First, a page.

A study of work and improve of water content in PEMFC with liquid cooling

Tyumen State University Herald. Physical and Mathematical Modeling. Oil, Gas, Energy


2020. Vol. 6. № 2 (22)

A study of work and improve of water content in PEMFC with liquid cooling

For citation: Agapov K. V., Dunikov D. O., Kuzmin K. D., Stoyanov E. V. 2020. “A study of work and improve of water content in PEMFC with liquid cooling”. Tyumen State University Herald. Physical and Mathematical Modeling. Oil, Gas, Energy, vol. 6, no. 2 (22), pp. 8-21. DOI: 10.21684/2411-7978-2020-6-2-8-21

About the authors:

Konstantin V. Agapov, Postgraduate Student, National Research University, Moscow Power Engineering Institute; Engineer, InEnergy LLC (Moscow); agapovkv@mail.ru; ORCID: 0000-0001-8009-3080

Dmitriy O. Dunikov, Cand. Sci. (Phys.-Math.), Associate Professor, National Research University, Moscow Power Engineering Institute; Senior Research Officer, Joint Institute for High Temperatures RAS (Moscow); ddo@mail.ru; ORCID: 0000-0002-2238-5605

Kirill D. Kuzmin, Engineer, InEnergy LLC (Moscow); k.kuzmin@inenergy.ru

Evgeniy V. Stoyanov, Engineer, InEnergy LLC (Moscow); e.stoyanov@inenergy.ru


In this publication, in addition to focusing on the engineering component in creating our own test bench for trying various modes and the overall performance of solid polymer fuel cells with electric power of more than 2 kW, the features of the result of the operation of a liquid-cooled fuel cell in the field of heat transfer are displayed. It is known that its performance and service life depend on a properly tuned water and thermal balance of the fuel cell. The problem area is described in the insufficient moisture content of the supplied air to the fuel cell and the excess heat in the fuel cell. In this case, the negative consequence is that additional resistance to the rate of the electrochemical reaction is created, as a result of which the generated power decreases. A possible way to solve this problem is proposed: so, according to the heat balance equation, by increasing the temperature difference between the incoming and outgoing heat carrier, more heat energy can be removed. The temperature difference was achieved using a water-air radiator. The increased removal of thermal energy allowed the condensation of part of the moisture inside the fuel cell, maintaining the humidity and conductivity of the membrane, but not allowing flooding of the channels with liquid water, which otherwise could lead to a decrease in performance. During the tests, it was possible to increase the removed power by 321 w, which is 8.4% in excess of the maximum power. Based on the obtained experimental results, dependencies were constructed that are expressed by the current-voltage characteristic, power curve, the amount of heat removed by the water from the fuel cell, and a graph of the change in water temperature at the inlet and outlet of the fuel cell at various stages of operation.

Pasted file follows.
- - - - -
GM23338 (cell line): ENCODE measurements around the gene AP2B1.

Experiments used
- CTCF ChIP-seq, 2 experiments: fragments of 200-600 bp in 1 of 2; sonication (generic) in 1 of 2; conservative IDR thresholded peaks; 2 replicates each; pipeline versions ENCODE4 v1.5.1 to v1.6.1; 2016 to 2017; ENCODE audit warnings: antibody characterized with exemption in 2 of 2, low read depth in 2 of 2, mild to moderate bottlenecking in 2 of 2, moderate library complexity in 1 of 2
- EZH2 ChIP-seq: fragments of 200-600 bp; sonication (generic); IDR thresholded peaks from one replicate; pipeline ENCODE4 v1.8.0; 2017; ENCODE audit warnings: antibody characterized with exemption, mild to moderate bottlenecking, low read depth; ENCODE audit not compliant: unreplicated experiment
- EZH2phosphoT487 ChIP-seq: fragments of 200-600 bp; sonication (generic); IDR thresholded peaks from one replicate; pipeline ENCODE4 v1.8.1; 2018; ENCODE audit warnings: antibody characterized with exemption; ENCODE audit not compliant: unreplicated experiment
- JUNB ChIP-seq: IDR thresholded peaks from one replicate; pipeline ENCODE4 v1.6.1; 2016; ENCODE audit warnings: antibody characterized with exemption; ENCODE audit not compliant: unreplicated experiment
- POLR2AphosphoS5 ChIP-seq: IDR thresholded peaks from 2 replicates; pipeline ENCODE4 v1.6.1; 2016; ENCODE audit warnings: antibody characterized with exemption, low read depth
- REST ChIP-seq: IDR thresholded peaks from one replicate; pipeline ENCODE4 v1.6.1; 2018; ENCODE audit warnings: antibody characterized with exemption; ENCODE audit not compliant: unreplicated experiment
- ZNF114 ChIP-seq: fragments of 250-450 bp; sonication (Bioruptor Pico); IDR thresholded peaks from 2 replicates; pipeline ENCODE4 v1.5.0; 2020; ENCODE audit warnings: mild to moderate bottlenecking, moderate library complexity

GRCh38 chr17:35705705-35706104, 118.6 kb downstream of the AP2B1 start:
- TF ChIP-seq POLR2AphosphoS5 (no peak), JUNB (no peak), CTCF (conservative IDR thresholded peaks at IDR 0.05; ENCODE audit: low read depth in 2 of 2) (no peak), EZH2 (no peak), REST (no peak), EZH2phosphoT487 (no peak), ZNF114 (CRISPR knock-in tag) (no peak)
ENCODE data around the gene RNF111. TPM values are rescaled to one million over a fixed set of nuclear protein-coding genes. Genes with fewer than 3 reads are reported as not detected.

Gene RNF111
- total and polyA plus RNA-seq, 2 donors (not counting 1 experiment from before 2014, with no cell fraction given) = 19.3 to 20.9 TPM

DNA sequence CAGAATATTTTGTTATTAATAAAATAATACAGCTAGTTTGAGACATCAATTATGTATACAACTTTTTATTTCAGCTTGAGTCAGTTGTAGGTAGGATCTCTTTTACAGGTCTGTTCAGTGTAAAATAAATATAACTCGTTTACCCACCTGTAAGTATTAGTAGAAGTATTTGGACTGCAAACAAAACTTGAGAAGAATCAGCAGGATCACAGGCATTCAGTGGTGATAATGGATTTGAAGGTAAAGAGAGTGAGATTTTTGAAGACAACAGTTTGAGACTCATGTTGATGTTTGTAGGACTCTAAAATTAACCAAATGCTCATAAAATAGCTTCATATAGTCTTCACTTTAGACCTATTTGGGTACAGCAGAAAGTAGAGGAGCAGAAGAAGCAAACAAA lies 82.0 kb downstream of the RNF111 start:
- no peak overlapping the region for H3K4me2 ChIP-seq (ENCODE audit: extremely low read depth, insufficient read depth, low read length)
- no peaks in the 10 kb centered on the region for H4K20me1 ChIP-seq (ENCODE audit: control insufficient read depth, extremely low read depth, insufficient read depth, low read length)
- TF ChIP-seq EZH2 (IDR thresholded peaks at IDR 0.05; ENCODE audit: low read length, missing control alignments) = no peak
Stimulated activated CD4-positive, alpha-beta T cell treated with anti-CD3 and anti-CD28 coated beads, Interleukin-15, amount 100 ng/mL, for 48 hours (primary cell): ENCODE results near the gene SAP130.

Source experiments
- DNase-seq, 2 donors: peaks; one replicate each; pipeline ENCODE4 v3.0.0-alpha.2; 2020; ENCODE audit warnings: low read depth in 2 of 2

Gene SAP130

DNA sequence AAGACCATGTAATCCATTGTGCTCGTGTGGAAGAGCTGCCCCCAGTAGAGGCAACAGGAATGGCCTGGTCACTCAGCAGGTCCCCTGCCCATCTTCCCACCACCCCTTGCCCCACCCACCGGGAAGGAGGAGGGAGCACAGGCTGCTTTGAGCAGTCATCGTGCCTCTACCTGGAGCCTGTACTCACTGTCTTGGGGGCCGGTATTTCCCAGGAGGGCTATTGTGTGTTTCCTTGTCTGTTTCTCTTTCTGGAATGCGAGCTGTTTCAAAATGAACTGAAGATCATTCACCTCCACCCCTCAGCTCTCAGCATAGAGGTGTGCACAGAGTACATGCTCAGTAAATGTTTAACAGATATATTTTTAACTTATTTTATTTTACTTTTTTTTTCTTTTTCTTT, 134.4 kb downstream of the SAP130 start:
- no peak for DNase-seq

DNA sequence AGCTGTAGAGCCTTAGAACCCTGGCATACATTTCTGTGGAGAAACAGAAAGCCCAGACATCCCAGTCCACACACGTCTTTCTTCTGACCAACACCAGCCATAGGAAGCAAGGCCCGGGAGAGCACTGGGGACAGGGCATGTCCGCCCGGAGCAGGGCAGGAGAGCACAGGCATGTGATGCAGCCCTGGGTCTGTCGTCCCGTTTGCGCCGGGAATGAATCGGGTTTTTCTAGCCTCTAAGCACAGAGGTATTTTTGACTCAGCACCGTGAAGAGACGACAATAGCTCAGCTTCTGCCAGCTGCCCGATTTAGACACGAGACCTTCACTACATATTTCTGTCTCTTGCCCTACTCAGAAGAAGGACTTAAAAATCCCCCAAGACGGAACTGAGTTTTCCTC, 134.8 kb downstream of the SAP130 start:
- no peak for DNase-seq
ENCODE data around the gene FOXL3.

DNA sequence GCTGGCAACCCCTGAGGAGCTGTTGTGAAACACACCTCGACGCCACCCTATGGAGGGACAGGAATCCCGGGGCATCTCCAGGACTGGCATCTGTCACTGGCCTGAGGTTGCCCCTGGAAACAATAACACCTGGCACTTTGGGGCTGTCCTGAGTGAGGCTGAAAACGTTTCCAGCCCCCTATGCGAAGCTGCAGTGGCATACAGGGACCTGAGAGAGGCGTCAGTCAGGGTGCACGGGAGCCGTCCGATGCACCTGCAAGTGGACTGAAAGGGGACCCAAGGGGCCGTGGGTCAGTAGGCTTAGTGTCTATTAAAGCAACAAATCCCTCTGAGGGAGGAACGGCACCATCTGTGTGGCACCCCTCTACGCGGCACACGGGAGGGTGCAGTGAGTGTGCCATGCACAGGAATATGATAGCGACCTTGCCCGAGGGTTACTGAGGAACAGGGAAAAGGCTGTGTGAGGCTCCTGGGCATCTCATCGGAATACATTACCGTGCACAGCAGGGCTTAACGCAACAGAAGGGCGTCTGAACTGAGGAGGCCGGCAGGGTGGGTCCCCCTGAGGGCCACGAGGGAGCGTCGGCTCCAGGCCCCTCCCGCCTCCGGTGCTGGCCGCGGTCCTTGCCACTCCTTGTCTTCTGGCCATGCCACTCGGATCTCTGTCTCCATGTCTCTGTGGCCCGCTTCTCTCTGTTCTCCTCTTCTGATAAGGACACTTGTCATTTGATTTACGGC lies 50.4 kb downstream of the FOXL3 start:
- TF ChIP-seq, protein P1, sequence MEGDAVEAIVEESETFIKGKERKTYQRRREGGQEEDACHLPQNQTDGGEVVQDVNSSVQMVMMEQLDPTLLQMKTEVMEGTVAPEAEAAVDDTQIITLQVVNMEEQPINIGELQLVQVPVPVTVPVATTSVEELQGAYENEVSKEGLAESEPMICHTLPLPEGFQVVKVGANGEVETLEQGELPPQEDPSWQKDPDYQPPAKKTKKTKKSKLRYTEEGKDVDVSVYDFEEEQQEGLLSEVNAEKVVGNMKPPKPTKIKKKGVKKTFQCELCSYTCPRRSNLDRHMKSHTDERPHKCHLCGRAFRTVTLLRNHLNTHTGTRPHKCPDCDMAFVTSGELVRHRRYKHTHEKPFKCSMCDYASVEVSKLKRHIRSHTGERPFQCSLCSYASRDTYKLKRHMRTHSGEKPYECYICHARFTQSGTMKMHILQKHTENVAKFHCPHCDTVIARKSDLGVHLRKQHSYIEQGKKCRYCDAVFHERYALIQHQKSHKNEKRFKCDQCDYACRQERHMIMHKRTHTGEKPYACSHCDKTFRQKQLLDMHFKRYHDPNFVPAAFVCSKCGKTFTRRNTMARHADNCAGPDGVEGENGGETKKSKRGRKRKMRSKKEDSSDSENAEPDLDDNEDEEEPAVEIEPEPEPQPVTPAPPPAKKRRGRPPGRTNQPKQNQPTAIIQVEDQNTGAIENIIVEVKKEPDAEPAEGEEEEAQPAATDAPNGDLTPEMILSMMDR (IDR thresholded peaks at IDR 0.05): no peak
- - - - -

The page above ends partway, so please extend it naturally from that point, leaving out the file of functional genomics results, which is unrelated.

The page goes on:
1. GOST 3022-80. 1980. Technical hydrogen. Technical conditions. Moscow: Izdatelstvo standartov. 26 pp. [In Russian]

  2. Polyakova T. V. 2012. “Status and prospects of hydrogen energy development”. Vestnik MGIMO University, no. 1, pp. 156-164. [In Russian]

  3. Afshari E., Ziaei-Rad M., Dehkordi M. M. 2017. “Numerical investigation on a novel zigzag-shaped flow channel design for cooling plates of PEM fuel cells”. Journal of the Energy Institute, vol. 90, no. 5, pp. 752-763. DOI: 10.1016/j.joei.2016.07.002

  4. Alizadeh E., Khorshidian M., Saadat S. H. M., Rahgoshay S. M., Rahimi-Esbo M. 2017. “The experimental analysis of a dead-end H2/O2 PEM fuel cell stack with cascade type design”. International Journal of Hydrogen Energy, vol. 42, no. 16, pp. 11662-11672. DOI: 10.1016/j.ijhydene.2017.03.094